The Christian Institute has urged the Scottish Government not to turn “decent, ordinary parents into criminals”, following calls for a ban on smacking.
Education Officer John Denning said that rather than interfere in family life, the Scottish Government needed to give parents the freedom to decide what is best for their child.
The new Children’s Commissioner Bruce Adamson claims that Scotland needs to legislate to ban smacking because of international human rights concerns.
The Scottish Government says it currently has no plans to legislate in the area of smacking but will give “careful consideration” to a Private Member’s Bill which would introduce a ban.
Mr Denning said: “The most important job in Scotland is not Bruce Adamson’s or even Nicola Sturgeon’s: the most important job is the job of being a parent, bringing up the next generation. And parents are the experts on their own kids.
“Every child, every family is different. It is up to the parents, who are more committed to their kids than anyone else ever could be, to decide the right way to bring them up. Not the Government, and certainly not an international committee of ‘experts’ at the UN.”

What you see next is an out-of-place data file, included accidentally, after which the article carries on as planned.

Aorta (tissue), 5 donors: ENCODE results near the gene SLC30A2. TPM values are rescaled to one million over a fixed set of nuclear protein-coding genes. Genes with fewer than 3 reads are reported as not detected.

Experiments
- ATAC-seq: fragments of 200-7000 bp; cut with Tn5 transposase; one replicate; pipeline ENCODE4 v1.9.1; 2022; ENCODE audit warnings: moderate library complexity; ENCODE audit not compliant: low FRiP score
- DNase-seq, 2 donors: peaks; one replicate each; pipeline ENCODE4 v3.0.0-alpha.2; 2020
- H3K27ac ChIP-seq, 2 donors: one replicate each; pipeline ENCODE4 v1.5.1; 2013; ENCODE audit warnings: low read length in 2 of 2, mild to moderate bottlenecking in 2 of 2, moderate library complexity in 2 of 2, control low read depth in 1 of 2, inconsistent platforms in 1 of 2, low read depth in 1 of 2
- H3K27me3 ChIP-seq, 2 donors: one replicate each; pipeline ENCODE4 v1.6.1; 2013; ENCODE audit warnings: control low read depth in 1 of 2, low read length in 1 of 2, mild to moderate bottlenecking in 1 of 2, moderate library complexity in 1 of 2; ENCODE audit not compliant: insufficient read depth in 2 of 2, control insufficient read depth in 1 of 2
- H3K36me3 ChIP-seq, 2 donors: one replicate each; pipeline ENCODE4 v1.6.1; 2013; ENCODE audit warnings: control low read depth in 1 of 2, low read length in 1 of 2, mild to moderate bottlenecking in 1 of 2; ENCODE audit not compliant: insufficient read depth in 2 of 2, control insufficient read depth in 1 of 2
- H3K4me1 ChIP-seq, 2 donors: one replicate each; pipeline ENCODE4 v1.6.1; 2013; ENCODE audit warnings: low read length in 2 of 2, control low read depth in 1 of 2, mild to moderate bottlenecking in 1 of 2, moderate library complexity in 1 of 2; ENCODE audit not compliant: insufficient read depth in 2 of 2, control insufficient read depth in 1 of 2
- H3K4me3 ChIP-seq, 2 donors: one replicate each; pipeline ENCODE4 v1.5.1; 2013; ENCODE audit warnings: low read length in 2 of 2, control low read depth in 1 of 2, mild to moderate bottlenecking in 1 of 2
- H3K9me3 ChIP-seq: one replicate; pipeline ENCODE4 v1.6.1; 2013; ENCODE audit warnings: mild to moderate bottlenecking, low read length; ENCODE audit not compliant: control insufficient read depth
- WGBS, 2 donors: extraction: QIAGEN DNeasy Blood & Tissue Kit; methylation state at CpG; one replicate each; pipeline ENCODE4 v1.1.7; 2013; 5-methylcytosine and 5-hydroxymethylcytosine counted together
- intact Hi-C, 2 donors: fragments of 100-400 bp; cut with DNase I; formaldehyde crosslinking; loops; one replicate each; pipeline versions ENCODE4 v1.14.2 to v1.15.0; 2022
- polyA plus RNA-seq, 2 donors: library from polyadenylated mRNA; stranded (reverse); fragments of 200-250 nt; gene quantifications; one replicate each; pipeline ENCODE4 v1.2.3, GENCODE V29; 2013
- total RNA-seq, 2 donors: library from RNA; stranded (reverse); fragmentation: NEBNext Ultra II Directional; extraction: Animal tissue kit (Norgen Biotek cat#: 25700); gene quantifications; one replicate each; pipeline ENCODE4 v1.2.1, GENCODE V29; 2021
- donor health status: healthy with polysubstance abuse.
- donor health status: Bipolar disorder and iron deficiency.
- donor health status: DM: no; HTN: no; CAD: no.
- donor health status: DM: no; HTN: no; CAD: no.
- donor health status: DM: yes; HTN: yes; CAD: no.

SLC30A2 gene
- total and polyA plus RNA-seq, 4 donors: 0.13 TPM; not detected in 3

He added: “The Government needs to give parents the space and the confidence to do their job in the way they know best, not turn decent, ordinary parents into criminals.”
Mr Denning also warned that any ban on smacking would prevent police and social workers from dealing with the real cases of child abuse, and urged them not to “waste their time prosecuting loving parents”.
He said that a light smack was a tool that parents might sometimes use as part of putting boundaries in place “which kids need to stay safe and to learn right from wrong”.
In Wales, a campaign has been launched opposing the Welsh Government’s plans to ban smacking.
Be Reasonable, which is backed by The Christian Institute and the Family Education Trust, has warned that plans to ban smacking will criminalise thousands of ordinary parents.
Spokesmum for the campaign Lowri Turner said that people calling for a change in the law were using “hysterical and manipulative language”.
She said: “They’re trying to make out that a gentle smack on the back of the legs from a loving mum is the same as beating up your kids. Does anyone seriously think that that sort of abuse is not already illegal?”